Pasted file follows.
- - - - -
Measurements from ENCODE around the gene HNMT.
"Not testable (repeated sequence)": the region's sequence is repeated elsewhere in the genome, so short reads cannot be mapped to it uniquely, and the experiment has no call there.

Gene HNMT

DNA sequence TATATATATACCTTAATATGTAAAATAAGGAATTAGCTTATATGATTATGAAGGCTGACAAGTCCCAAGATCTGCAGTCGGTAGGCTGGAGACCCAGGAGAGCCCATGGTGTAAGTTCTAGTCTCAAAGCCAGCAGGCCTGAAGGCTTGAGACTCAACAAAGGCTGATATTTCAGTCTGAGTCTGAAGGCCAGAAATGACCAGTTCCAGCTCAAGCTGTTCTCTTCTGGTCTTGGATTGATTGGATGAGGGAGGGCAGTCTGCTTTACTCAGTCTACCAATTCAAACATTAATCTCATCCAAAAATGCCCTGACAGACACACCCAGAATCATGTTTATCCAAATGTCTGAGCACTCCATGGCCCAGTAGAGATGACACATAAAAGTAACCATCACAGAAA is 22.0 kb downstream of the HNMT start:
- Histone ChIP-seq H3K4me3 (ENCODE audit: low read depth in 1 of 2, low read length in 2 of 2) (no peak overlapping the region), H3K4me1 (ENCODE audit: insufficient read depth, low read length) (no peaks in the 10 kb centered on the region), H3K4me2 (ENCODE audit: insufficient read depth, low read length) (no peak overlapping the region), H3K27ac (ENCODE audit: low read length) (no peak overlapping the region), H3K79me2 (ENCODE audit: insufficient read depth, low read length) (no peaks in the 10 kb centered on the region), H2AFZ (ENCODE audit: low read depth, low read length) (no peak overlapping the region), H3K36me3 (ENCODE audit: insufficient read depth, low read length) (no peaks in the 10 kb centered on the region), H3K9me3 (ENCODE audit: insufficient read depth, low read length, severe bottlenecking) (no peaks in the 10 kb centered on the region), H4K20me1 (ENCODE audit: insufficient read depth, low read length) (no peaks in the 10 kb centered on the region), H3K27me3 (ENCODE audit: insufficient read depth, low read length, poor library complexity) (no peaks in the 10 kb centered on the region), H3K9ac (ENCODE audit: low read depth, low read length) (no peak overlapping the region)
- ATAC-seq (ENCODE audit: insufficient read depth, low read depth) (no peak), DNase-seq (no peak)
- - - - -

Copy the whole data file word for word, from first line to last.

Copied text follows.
Measurements from ENCODE around the gene HNMT.
"Not testable (repeated sequence)": the region's sequence is repeated elsewhere in the genome, so short reads cannot be mapped to it uniquely, and the experiment has no call there.

Gene HNMT

DNA sequence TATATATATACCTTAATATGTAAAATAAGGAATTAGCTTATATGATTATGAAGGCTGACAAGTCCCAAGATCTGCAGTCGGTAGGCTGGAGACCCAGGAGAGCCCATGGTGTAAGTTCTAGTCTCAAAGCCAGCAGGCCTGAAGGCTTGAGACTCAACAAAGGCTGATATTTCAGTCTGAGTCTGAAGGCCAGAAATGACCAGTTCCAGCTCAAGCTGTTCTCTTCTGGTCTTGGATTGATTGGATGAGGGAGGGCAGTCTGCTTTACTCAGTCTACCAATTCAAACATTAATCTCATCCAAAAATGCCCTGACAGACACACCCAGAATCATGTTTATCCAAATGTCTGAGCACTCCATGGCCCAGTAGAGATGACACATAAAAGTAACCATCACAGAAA is 22.0 kb downstream of the HNMT start:
- Histone ChIP-seq H3K4me3 (ENCODE audit: low read depth in 1 of 2, low read length in 2 of 2) (no peak overlapping the region), H3K4me1 (ENCODE audit: insufficient read depth, low read length) (no peaks in the 10 kb centered on the region), H3K4me2 (ENCODE audit: insufficient read depth, low read length) (no peak overlapping the region), H3K27ac (ENCODE audit: low read length) (no peak overlapping the region), H3K79me2 (ENCODE audit: insufficient read depth, low read length) (no peaks in the 10 kb centered on the region), H2AFZ (ENCODE audit: low read depth, low read length) (no peak overlapping the region), H3K36me3 (ENCODE audit: insufficient read depth, low read length) (no peaks in the 10 kb centered on the region), H3K9me3 (ENCODE audit: insufficient read depth, low read length, severe bottlenecking) (no peaks in the 10 kb centered on the region), H4K20me1 (ENCODE audit: insufficient read depth, low read length) (no peaks in the 10 kb centered on the region), H3K27me3 (ENCODE audit: insufficient read depth, low read length, poor library complexity) (no peaks in the 10 kb centered on the region), H3K9ac (ENCODE audit: low read depth, low read length) (no peak overlapping the region)
- ATAC-seq (ENCODE audit: insufficient read depth, low read depth) (no peak), DNase-seq (no peak)